Weird. Although I will say that his outfit looks more seventeenth-century Puritan than Victorian, although the Puritans didn't allow beards as I recall. I don't know, I shouldn't be judgmental. We talked about Sting in my med/ren class last semester, apropos of John Dowland. The general consensus was that although his reverb-heavy approach to interpreting Dowland left something to be desired for my (newly educated about lute music) students, they were in favor of anything that brought the repertoire to a wider audience

I hope at the very least he makes a nice donation to the Revels.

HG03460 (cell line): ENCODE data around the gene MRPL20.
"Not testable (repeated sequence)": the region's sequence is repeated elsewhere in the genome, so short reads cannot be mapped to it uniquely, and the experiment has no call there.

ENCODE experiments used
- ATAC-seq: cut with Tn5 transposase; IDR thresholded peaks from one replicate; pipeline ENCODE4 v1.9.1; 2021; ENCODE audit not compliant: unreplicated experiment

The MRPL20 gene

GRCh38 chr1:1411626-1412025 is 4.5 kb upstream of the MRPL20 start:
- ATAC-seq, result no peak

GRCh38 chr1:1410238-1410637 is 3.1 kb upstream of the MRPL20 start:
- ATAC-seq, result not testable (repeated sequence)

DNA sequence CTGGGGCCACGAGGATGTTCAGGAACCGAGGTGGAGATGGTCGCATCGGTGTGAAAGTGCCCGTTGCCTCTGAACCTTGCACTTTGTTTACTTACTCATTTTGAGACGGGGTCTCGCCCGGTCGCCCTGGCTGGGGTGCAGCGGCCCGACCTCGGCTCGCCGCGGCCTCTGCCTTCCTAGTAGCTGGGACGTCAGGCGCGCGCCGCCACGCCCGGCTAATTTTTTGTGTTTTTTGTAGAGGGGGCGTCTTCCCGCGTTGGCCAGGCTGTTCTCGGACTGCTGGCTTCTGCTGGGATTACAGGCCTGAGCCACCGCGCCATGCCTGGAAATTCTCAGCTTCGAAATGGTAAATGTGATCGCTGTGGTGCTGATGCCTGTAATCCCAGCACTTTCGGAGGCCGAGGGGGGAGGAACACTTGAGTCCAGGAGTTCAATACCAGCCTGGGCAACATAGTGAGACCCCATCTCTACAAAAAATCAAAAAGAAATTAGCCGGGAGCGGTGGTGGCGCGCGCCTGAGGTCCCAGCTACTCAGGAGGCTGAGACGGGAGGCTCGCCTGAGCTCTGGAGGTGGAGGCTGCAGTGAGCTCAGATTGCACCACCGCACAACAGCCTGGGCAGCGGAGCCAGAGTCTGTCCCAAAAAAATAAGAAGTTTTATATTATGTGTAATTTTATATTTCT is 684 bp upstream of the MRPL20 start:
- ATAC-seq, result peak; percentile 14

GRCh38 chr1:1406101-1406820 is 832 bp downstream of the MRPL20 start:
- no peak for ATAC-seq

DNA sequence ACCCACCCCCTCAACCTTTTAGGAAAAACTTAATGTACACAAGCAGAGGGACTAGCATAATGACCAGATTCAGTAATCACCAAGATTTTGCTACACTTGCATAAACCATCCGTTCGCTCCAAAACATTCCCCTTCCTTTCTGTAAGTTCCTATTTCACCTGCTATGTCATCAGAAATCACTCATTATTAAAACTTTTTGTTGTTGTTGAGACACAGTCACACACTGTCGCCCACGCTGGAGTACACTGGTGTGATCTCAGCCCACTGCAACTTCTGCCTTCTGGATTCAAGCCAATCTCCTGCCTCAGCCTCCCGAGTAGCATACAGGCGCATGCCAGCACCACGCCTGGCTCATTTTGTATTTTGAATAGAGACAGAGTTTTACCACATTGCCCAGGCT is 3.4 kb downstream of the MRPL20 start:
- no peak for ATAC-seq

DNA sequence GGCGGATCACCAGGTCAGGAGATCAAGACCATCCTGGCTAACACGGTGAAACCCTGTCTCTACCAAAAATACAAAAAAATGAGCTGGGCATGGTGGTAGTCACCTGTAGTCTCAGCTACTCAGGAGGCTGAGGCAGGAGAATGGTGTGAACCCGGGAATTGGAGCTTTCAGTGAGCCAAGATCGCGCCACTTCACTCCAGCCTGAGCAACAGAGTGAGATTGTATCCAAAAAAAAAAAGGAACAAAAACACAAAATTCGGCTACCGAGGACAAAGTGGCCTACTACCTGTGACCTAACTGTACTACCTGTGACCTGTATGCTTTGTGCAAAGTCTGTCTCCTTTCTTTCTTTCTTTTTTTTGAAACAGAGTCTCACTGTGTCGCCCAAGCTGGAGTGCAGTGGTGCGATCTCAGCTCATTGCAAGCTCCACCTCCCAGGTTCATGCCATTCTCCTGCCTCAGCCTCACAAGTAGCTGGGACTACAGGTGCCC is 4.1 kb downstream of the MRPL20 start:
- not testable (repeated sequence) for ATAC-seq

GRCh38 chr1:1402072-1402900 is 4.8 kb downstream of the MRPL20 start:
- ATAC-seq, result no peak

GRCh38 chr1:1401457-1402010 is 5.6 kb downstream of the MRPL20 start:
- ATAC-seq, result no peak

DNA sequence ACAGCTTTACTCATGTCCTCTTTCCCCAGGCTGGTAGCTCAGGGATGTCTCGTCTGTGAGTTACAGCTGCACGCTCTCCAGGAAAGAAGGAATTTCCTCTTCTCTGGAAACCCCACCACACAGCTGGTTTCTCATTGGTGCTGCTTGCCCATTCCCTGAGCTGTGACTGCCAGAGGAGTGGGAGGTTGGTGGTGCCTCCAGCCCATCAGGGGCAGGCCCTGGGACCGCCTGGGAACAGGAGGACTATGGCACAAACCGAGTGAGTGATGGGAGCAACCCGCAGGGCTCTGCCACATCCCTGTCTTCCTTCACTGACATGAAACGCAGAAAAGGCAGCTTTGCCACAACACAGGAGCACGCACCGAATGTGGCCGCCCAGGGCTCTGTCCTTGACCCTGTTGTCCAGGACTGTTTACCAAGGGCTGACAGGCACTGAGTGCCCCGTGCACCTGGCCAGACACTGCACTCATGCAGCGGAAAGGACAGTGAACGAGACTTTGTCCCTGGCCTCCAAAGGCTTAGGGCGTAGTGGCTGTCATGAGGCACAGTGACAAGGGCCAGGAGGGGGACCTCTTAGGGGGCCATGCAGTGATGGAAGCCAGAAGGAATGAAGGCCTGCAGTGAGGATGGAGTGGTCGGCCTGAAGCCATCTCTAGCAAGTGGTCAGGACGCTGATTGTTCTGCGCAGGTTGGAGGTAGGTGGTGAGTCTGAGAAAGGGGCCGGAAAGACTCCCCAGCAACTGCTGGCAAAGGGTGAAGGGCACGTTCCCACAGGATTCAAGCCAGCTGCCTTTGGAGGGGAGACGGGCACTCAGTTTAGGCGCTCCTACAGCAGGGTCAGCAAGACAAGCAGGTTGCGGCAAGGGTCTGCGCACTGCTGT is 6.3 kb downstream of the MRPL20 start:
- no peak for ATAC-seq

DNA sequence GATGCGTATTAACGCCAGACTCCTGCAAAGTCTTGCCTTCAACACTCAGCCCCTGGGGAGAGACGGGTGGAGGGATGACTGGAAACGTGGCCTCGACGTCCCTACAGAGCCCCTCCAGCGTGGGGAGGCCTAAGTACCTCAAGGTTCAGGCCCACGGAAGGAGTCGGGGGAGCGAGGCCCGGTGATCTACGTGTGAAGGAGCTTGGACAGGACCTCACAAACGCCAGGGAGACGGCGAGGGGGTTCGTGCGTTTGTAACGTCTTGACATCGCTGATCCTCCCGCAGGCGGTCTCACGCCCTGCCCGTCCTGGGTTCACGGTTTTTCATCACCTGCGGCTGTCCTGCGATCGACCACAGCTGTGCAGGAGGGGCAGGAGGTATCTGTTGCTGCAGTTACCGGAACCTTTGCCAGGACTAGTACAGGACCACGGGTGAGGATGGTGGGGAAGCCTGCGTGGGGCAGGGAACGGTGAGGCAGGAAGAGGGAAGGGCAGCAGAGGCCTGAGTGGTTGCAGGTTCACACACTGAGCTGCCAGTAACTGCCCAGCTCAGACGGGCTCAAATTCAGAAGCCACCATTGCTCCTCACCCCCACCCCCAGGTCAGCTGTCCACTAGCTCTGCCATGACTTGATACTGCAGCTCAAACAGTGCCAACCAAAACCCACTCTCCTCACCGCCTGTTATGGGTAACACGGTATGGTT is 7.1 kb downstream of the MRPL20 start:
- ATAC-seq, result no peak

Sunday, December 6, 2009

Assigning Music

I have a question for the musicological internets: what would we think of using iTunes as a vehicle for our students acquiring required music for class?

Back when I was first taking music history courses as an undergraduate, my professor lo those many years ago carefully made cassette tape mixes which were available on reserve in the library. To be perfectly honest (sorry Peter!) I can't say that I often did the listening assignments. It was a pain to go to the library in the first place, and sitting on a hard wooden chair with headphones on is just not how I like to engage with the music. As an alternative, some of my courses made use of CD compilations associated with a textbook like Grout/Palisica, which we bought at the campus bookstore with the rest of our required books for the semester. These CDs were pricey, but then you could listen to them at home.